Re-imagining Learning Communities

Our research group:

The research group Re-imagining Learning Communities (RLC) aims to create an interdisciplinary and vibrant research culture, supportive research networks and brings together researchers, from LSBU and beyond. Re-imagining Learning Communities' members build capacity through research on themes across educational policy and practice and engage with issues of equity and social justice more broadly through public events. Re-imagining learning communities works with learning communities across the age range and in diverse settings to collaboratively re-imagine the how, what and why of education. Our participatory research re-imagines with learning communities to inform practice and policy for socially responsible and sustainable futures.  We re-imagine: who is learning for? Where does learning happen? Who owns learning? Who benefits? Who is excluded? What does community-owned learning look like? What pedagogies does it need? What new ways of being/doing do we need to imagine for educators, learners and communities?  Re-imagining Learning Communities' members also supervise a wide range of doctoral research projects. Proposals may be supervised by the following research group members (among others) Professor Nicki MartinProfessor Alex KendallDr James AlexanderDr Jessie A. Bustillos MoralesDr Martha Shaw, Dr Charalampia Karagianni or Dr Helen Young

Our group develops research and public engagement across the following themes:
- Innovative theoretical frameworks and creative methodologies for learning 
- Social inclusion (exploring issues around anti-racist education, gender, decolonisation, SEND and neurodiversity)
- Understanding and strategising responses to youth work
- Post-compulsory education
- Global citizenship 
- Youth school transitions to HE and employment transitions

Projects and partnerships:

RILC draws on the knowledge and experience of interdisciplinary academics and practitioners to further research that understands inequalities and promotes inclusion. We form partnerships on local, national and international levels to explore issues within a broad context of education.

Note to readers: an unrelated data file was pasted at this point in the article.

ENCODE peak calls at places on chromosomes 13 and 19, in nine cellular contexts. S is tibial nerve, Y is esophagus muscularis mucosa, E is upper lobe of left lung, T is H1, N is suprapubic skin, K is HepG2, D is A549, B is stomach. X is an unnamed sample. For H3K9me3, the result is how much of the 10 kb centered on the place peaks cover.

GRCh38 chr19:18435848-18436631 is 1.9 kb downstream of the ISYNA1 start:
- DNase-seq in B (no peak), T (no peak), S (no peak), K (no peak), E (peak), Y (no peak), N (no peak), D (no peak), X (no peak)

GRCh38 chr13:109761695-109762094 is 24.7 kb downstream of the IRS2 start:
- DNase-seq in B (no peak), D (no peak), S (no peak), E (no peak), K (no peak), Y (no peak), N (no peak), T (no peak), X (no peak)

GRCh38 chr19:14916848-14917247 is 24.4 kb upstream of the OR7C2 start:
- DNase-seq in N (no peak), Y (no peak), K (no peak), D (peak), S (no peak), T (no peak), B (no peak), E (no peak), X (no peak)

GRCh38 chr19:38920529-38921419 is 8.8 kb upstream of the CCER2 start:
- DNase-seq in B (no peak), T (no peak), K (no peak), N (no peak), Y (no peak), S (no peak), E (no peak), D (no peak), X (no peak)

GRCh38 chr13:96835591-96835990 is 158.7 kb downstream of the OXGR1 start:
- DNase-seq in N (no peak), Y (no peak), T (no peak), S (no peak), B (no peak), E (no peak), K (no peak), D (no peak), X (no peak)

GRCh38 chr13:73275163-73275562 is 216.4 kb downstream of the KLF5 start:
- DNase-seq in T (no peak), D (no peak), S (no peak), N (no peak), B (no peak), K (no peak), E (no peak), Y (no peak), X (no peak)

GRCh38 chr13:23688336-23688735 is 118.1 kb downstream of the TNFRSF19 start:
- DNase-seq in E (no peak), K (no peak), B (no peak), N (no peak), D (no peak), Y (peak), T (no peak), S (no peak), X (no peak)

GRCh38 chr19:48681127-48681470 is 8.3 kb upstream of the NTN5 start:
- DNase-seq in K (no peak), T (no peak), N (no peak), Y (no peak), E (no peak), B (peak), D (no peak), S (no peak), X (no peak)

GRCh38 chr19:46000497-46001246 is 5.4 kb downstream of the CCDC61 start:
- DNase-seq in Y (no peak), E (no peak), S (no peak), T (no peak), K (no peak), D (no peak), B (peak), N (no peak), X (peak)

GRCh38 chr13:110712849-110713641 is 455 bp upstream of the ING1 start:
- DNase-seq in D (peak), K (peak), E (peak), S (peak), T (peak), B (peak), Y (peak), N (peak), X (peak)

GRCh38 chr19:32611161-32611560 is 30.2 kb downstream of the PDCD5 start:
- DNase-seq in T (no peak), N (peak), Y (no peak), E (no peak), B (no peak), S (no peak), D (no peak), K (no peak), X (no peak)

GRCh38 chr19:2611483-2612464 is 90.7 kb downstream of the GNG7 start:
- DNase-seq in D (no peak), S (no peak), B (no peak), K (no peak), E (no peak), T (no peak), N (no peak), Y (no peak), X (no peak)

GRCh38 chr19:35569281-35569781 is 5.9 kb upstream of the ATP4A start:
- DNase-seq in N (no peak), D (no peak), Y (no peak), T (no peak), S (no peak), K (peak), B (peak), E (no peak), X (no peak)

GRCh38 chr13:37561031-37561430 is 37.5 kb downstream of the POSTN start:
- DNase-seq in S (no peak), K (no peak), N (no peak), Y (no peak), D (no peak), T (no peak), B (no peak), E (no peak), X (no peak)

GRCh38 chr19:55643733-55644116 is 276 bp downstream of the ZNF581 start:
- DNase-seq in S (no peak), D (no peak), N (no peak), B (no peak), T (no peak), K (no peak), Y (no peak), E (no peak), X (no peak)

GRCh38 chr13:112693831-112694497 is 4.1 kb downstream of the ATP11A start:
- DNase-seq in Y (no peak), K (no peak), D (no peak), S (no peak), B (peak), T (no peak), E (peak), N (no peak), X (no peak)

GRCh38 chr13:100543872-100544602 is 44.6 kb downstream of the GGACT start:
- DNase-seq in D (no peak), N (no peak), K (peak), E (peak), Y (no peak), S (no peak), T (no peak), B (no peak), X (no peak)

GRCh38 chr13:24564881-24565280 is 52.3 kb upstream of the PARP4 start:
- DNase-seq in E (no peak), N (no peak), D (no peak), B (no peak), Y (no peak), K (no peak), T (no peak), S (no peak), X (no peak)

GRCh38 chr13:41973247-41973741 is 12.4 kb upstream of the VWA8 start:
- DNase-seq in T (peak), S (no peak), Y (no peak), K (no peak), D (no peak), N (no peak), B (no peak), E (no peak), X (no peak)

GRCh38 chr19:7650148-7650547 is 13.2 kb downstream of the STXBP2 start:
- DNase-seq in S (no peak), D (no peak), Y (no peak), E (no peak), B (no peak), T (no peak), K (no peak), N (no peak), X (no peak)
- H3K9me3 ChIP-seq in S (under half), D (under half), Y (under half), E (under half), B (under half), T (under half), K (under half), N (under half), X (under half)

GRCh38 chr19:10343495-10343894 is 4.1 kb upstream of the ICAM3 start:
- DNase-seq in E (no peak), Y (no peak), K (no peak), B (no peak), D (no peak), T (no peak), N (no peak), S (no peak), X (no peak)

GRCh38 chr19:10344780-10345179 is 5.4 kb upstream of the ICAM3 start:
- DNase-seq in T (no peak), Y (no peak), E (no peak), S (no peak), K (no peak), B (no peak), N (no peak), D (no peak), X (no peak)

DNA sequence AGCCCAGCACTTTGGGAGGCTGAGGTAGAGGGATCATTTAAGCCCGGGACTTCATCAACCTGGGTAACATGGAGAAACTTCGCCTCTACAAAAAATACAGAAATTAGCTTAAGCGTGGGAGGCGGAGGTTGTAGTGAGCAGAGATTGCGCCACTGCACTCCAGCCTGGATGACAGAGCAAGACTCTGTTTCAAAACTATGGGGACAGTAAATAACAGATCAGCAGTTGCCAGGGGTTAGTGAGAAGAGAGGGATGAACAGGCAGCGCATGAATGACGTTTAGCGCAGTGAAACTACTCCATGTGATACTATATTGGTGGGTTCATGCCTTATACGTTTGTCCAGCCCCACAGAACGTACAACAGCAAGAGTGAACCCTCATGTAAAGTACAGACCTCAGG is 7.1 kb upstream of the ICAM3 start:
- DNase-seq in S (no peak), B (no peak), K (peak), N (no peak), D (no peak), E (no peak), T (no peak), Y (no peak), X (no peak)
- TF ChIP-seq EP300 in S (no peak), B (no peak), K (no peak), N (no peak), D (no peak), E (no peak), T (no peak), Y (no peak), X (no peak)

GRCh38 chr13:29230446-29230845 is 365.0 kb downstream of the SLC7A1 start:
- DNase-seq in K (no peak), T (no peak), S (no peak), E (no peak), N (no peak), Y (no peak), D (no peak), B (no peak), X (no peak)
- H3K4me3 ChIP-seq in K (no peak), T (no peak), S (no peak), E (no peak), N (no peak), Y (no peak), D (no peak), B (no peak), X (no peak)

Project title: ‘Every teacher is a language teacher’: Supporting EAL students in the further education sector.

Project Lead: Dr Charalampia Karagianni

Brief summary

The project aims to investigate the pedagogical principles and teaching practices that further education (FE) lectures use to support students with English as an additional language (EAL) in the further education and skills sector. The increasing number of young adult EAL students in the FE classrooms (Cara, 2021) has placed challenges on the FE lecturers who are expected to teach their vocational subject to a culturally and linguistically diverse pupil population without having the appropriate pre-service or in-service teacher education. A multiple case study approach will be adopted to explore this phenomenon in depth and from different perspectives. Classroom observations and ethnographic interviews will be conducted to reveal the teaching practices and underpinning perspectives of four experienced FE teachers in South Bank colleges who have high numbers of EAL students. Such an investigation will contribute to the development of situated teacher education materials for South Bank colleges.

Project Title: Making Gender Equality Matter in Schools – British Council

Project Lead: Professor Alex Kendall

Research Assistant: Charalampia Karagianni

Brief summary